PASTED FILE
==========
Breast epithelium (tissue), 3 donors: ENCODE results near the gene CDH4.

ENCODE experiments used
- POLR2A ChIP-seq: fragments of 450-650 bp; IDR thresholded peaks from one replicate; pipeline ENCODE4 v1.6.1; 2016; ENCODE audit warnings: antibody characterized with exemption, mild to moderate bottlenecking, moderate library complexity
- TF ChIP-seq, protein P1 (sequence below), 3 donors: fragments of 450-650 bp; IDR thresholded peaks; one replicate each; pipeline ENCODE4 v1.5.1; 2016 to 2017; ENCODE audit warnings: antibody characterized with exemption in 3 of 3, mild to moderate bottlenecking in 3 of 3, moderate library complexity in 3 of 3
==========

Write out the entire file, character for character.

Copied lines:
Breast epithelium (tissue), 3 donors: ENCODE results near the gene CDH4.

ENCODE experiments used
- POLR2A ChIP-seq: fragments of 450-650 bp; IDR thresholded peaks from one replicate; pipeline ENCODE4 v1.6.1; 2016; ENCODE audit warnings: antibody characterized with exemption, mild to moderate bottlenecking, moderate library complexity
- TF ChIP-seq, protein P1 (sequence below), 3 donors: fragments of 450-650 bp; IDR thresholded peaks; one replicate each; pipeline ENCODE4 v1.5.1; 2016 to 2017; ENCODE audit warnings: antibody characterized with exemption in 3 of 3, mild to moderate bottlenecking in 3 of 3, moderate library complexity in 3 of 3